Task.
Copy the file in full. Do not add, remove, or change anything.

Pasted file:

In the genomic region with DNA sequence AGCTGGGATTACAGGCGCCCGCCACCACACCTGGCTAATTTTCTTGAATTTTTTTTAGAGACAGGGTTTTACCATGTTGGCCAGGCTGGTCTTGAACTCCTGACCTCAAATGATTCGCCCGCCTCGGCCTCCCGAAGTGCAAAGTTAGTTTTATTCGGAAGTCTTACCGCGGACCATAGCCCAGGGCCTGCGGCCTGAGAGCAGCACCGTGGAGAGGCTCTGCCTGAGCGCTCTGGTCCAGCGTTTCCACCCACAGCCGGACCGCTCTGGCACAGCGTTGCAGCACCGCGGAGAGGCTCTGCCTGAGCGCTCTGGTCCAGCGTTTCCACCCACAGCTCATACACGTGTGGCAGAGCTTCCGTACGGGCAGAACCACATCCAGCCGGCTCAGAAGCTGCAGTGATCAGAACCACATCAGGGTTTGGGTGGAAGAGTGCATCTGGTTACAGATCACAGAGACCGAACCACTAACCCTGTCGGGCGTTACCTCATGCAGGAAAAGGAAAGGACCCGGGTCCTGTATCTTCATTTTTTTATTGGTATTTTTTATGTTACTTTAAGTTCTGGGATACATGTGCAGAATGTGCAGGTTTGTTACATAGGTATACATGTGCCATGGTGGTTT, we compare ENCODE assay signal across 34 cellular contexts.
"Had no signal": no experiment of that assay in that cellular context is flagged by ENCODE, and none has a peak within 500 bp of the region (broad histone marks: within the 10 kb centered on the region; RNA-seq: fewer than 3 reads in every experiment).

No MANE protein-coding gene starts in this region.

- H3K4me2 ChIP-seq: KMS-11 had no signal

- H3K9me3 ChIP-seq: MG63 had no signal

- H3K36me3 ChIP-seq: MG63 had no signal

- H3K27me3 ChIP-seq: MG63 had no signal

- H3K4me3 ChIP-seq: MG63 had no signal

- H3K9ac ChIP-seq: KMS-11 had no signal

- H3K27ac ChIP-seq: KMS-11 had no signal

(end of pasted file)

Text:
In the genomic region with DNA sequence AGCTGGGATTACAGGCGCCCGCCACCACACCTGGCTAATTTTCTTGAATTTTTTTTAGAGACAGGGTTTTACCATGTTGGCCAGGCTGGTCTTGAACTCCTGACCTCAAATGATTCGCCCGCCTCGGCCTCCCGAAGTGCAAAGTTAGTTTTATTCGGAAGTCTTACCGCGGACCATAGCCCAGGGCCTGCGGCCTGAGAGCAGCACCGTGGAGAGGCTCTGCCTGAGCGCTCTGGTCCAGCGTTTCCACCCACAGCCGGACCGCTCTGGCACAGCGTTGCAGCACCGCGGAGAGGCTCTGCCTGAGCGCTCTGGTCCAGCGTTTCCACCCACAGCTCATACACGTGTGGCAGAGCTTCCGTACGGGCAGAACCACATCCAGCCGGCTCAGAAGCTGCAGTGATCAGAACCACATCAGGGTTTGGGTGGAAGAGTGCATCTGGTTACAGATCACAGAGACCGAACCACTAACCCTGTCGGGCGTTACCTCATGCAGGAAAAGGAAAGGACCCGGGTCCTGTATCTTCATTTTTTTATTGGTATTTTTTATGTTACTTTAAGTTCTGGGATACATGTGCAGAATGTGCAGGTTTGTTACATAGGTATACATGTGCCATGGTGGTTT, we compare ENCODE assay signal across 34 cellular contexts.
"Had no signal": no experiment of that assay in that cellular context is flagged by ENCODE, and none has a peak within 500 bp of the region (broad histone marks: within the 10 kb centered on the region; RNA-seq: fewer than 3 reads in every experiment).

No MANE protein-coding gene starts in this region.

- H3K4me2 ChIP-seq: KMS-11 had no signal

- H3K9me3 ChIP-seq: MG63 had no signal

- H3K36me3 ChIP-seq: MG63 had no signal

- H3K27me3 ChIP-seq: MG63 had no signal

- H3K4me3 ChIP-seq: MG63 had no signal

- H3K9ac ChIP-seq: KMS-11 had no signal

- H3K27ac ChIP-seq: KMS-11 had no signal